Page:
Every day I drive the ML350 Inspiration Edition, I love it more. No squeaks, no rattles, no vibrations. Rock solid. I would have hated driving the under-powered and softly-sprung ML320 that I test-drove. The difference in handling is so dramatic that it must be the result of suspension modifications in addition to the wider wheels and tires, but I cannot find any source (including www.mbusa.com) that describes any additional upgrades to the ML350. On that subject, it seems as if the ML350 caught the automotive press totally by surprise. There are no reviews of it as of this writing, and all of the 2003 literature on the automotive Web sites and in the printed 2003 automobile buyer's guides talks about the ML320, with perhaps a mention of the 3.7 liter engine upgrade to come. The new engine is superb! Lots of power and torque, with nearly the same gas mileage as the 3.2 liter, and for much less money that the 5.0 liter ML500. The transmission is a driver-adaptive electronic 5-speed that matches the shift pattern to your driving style. It also offers the option to shift manually by flicking the stick left to downshift and right to upshift.
Tree huggers rejoice! The ML350 is rated an Ultra Low Emission Vehicle. Worried about safety? The ML350 has air bags in all four doors as well as in the dash, and side curtain air bags for roll-over and side-impact head protection. Its front bumper is positioned at the standard height for automobiles so it won't ride up and over in a collision. Visibility in all directions is outstanding and better than in the E320 sedan. The ML 350 also features as standard equipment 4-wheel traction control, an electronic stability program, a downhill traction system, a "two-foot mode" for crawling over obstacles, ABS, brake assist to give full braking power in an emergency, and a permanent 4-wheel drive system with a 2-speed transfer case for off-roading. There is also an electronic brake force distributor to promote even brake-pad wear by shifting more of the brake force to the rear wheels in straight-line braking.
As for the competition, the BMW X5 is a four-wheel-drive sport station wagon. The ML350 is a four-wheel-drive sport light truck. They attract different owners with different hauling and off-road driving needs. Compared to the X5 3.0i, the ML350 is less expensive; is much roomier and more comfortable, especially for back seat passengers; has more power; hauls more stuff; tows more-effortlessly; and with its low range transmission and higher ground clearance can go off-road under conditions that would limit the X5's ability to keep up. They are both very safe vehicles. The X5's handling is excellent; the ML350's handling is very good. Other than that, the X5 does not do any of the things for which one buys an SUV (or an SAV in BimmerSpeak), namely haul people and things safely in inclement weather and/or off-road, as well as the ML350. The Acura MDX is a front-driver that transfers traction to the back when the front wheels slip, with a fake wood interior, fewer luxury, traction and safety features, and the same price. The ML350 has a 48/52 front/rear torque split -- balanced all the time unless extra traction is needed at one or more wheels. Lexus is Lexus is High-End Japanese: cushy, quiet, reliable, a dull drive, and always a year or two behind the Germans in engineering. I haven't driven the new Volkswagen and Porsche sport utes, and don't need to now.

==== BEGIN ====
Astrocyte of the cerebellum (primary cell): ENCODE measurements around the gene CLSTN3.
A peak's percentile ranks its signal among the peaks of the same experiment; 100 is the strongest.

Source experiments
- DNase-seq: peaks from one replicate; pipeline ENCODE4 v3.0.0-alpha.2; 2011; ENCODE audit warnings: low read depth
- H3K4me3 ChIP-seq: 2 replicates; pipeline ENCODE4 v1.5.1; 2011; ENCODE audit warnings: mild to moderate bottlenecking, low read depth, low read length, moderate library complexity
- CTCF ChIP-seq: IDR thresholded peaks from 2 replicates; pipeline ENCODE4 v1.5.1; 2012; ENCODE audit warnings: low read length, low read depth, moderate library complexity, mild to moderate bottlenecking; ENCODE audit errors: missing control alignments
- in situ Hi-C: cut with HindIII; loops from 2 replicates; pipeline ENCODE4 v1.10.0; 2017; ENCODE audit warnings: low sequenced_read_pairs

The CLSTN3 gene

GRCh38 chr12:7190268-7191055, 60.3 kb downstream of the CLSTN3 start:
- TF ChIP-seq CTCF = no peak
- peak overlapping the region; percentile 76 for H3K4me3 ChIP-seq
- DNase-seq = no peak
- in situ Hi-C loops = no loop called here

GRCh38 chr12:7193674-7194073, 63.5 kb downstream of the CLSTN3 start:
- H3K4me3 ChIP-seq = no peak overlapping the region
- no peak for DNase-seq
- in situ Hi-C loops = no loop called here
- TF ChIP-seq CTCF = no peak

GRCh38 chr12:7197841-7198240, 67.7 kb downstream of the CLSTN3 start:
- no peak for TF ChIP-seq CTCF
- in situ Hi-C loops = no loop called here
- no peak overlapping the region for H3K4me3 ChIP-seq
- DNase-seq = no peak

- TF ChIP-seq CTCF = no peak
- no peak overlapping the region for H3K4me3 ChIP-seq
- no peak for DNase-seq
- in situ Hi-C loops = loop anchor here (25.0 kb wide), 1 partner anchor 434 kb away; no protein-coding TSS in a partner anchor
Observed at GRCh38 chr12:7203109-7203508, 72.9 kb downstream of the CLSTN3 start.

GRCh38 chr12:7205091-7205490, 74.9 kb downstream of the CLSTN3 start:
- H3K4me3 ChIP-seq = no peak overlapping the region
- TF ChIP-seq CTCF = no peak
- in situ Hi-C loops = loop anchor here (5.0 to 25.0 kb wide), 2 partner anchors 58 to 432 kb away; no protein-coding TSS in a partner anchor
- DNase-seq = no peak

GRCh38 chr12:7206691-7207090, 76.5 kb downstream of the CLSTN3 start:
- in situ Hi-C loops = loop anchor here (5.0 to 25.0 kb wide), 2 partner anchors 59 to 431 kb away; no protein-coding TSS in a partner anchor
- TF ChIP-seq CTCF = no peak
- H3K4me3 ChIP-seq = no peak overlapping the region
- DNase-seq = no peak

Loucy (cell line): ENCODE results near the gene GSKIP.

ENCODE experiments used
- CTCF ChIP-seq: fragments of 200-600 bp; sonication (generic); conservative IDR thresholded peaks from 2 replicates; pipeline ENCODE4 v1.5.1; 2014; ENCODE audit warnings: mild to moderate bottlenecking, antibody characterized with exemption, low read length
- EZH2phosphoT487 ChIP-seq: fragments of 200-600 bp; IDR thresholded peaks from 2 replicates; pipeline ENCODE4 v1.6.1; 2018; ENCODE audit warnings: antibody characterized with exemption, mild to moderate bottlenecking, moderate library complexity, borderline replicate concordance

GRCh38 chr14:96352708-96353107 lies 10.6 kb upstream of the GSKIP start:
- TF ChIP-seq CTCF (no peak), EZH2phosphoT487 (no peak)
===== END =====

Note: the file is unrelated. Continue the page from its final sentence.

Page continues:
The best is saved for last. Mercedes-Benz has kept the price of the ML350 in line with its competitors. When you factor in the tax benefit of owning a vehicle with a GVWR in excess of 6,000 pounds (the ML and X5 meet this requirement - the Honda Pilot and Acura MDX, for example, do not), a good argument can be made that the ML350 is the best affordable SUV on the market.
The much-maligned ML320 is dead!
Long live the ML350!